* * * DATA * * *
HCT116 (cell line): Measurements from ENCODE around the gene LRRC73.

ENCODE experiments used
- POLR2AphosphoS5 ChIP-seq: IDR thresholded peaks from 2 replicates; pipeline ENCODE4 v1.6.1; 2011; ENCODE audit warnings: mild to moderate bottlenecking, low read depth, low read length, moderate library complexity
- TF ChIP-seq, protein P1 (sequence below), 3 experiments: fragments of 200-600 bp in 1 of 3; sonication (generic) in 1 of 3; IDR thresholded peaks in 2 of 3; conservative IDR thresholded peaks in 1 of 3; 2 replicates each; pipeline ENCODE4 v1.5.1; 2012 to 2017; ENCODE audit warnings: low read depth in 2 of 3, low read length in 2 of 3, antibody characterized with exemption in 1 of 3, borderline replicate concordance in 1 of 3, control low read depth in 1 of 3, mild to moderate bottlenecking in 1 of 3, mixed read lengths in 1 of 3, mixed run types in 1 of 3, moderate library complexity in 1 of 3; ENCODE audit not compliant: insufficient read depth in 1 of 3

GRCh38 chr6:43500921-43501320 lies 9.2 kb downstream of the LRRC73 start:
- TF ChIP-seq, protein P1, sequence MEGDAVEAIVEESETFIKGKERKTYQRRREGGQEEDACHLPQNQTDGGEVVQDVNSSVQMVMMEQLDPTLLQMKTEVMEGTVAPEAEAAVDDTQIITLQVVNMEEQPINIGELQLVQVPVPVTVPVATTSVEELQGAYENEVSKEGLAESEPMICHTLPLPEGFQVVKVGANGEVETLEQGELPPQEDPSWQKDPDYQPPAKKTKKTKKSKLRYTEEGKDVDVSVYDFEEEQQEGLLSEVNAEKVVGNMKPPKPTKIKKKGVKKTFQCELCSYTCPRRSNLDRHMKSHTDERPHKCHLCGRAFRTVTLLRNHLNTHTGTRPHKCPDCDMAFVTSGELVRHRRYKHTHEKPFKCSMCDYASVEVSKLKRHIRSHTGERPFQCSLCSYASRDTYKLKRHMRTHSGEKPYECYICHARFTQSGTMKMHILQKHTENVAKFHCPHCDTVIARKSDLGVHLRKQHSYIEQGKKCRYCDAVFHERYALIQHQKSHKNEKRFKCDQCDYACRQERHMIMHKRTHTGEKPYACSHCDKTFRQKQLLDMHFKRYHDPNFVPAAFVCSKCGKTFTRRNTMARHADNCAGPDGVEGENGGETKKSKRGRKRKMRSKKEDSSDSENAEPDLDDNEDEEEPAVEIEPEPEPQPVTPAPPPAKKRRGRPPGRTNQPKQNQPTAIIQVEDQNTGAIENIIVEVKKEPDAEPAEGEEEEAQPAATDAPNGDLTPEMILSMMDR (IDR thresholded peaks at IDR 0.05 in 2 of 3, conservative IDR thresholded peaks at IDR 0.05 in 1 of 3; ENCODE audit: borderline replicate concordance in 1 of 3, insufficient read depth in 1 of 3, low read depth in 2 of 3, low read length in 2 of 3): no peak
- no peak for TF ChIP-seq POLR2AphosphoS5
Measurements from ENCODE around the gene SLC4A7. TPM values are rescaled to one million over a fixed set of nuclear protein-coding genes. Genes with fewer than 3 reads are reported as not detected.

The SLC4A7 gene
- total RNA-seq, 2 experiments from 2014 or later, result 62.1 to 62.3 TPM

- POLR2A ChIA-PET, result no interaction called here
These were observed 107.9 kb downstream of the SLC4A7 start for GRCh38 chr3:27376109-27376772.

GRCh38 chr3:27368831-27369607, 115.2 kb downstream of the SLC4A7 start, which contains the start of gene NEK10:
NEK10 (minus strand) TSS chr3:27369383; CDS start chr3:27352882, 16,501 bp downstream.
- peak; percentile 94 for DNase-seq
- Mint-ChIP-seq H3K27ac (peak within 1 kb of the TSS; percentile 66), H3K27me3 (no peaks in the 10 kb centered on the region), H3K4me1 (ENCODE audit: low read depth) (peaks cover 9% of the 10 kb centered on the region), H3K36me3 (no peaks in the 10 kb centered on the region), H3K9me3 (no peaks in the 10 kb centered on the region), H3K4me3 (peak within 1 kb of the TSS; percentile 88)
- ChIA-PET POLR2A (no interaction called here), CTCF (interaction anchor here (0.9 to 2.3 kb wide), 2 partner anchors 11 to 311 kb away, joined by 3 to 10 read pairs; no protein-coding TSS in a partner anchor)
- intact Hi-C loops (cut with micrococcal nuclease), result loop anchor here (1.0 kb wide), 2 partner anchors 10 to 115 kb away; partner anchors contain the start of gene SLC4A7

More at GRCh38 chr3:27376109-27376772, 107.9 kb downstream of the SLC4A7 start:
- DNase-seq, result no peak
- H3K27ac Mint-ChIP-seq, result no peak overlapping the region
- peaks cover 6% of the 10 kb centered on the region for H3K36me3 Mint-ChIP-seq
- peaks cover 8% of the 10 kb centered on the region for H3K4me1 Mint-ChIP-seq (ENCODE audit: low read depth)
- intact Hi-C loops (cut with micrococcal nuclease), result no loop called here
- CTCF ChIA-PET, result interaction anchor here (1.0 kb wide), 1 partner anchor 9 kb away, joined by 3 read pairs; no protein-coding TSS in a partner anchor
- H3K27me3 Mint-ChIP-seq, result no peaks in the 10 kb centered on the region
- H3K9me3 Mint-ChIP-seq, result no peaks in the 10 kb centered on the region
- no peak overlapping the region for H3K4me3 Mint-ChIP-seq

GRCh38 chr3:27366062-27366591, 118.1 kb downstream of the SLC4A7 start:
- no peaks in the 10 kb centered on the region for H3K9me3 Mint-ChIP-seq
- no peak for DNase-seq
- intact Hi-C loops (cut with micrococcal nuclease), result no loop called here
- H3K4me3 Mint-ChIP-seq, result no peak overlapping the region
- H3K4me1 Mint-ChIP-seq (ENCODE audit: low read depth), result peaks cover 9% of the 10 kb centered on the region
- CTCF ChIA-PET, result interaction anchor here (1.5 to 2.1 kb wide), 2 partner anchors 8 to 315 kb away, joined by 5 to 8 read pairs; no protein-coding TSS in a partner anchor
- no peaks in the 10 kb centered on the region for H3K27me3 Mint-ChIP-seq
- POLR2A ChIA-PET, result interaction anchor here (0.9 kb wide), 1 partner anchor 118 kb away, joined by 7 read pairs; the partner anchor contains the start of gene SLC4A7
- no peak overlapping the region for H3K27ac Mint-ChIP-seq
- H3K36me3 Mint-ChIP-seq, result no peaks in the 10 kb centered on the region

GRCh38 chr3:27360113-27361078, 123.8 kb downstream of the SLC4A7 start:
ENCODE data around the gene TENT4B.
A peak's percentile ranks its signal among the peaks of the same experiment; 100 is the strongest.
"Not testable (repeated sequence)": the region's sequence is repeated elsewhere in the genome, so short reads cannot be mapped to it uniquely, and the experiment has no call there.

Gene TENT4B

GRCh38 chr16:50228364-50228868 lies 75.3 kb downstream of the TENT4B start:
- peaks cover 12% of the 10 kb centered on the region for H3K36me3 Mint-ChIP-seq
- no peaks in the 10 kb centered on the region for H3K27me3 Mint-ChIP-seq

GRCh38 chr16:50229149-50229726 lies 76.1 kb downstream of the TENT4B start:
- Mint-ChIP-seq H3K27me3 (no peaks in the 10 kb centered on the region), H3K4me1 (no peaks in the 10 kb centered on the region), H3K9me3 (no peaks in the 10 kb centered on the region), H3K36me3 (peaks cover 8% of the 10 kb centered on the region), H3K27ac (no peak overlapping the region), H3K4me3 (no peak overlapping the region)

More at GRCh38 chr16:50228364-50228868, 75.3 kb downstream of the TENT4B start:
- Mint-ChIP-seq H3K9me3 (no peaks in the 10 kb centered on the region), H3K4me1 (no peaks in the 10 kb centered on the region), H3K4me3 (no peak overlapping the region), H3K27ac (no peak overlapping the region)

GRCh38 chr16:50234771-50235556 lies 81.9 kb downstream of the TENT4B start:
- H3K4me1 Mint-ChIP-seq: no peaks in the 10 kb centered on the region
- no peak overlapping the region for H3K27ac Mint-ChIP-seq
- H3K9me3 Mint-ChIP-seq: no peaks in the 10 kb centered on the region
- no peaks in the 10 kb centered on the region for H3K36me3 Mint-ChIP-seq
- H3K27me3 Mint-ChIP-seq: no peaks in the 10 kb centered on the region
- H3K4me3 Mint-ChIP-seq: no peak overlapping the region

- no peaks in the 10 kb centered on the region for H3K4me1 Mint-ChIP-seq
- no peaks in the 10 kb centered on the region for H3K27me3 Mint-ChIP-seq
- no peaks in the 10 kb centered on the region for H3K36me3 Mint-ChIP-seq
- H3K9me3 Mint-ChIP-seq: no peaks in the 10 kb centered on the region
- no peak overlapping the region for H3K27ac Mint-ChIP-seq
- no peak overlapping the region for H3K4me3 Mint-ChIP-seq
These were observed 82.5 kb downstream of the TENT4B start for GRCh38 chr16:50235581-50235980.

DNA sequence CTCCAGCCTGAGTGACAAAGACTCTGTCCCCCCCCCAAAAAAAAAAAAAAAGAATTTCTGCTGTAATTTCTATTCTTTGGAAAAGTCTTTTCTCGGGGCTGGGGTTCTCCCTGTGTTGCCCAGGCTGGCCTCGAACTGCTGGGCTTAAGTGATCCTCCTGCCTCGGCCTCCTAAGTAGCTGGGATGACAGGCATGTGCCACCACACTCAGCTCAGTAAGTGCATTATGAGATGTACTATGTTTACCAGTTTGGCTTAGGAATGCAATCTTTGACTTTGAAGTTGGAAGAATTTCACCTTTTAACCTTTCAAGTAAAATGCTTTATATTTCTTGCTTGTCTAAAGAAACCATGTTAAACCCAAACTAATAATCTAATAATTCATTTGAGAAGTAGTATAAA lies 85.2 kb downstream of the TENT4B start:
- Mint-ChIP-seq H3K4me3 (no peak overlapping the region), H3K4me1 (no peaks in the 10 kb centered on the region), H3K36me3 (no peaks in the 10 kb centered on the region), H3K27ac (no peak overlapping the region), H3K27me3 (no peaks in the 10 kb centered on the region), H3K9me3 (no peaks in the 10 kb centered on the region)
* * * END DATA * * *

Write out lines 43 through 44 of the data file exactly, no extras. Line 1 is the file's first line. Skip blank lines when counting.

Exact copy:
"Not testable (repeated sequence)": the region's sequence is repeated elsewhere in the genome, so short reads cannot be mapped to it uniquely, and the experiment has no call there.

Gene TENT4B